Ukrainian Jews have historically spoken Russian. The war is changing that.

A bookshelf at Medzhybizh with texts in both Hebrew and Russian. (Jacob Judah)

An effort is underway to translate Jewish texts into Ukrainian for the first time.

Three rabbis sat around a breakfast table in this city's Tsori Gilod Synagogue, discussing Russia's war on the country where they work in a mixture of Yiddish, Hebrew and Russian. They named their hometowns as Lugansk, Lvov and Dnepr, the Russian names for Ukrainian cities that have vaulted into international headlines since Russia invaded Ukraine in February.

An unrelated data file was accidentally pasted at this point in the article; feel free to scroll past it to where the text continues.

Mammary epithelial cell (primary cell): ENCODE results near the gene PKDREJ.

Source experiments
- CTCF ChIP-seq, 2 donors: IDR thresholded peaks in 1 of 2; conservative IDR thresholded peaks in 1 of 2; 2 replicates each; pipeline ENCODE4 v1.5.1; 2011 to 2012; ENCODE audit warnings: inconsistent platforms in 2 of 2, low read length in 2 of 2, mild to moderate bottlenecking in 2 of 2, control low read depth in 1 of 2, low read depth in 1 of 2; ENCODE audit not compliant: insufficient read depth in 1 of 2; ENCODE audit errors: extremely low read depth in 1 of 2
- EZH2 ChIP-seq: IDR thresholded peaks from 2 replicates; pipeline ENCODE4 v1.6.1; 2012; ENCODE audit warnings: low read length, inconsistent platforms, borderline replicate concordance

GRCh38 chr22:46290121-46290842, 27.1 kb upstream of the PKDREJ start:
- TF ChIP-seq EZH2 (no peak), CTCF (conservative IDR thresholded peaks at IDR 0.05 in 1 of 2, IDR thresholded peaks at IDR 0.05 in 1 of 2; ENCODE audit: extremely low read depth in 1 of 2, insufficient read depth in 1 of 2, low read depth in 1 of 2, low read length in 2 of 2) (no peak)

Although they were focused on Ukraine's progress in the fighting, the rabbis uttered not a single word in Ukrainian. How could they? Like the vast majority of Jews in Ukraine, none of them speaks the country's official language.

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By Jacob Judah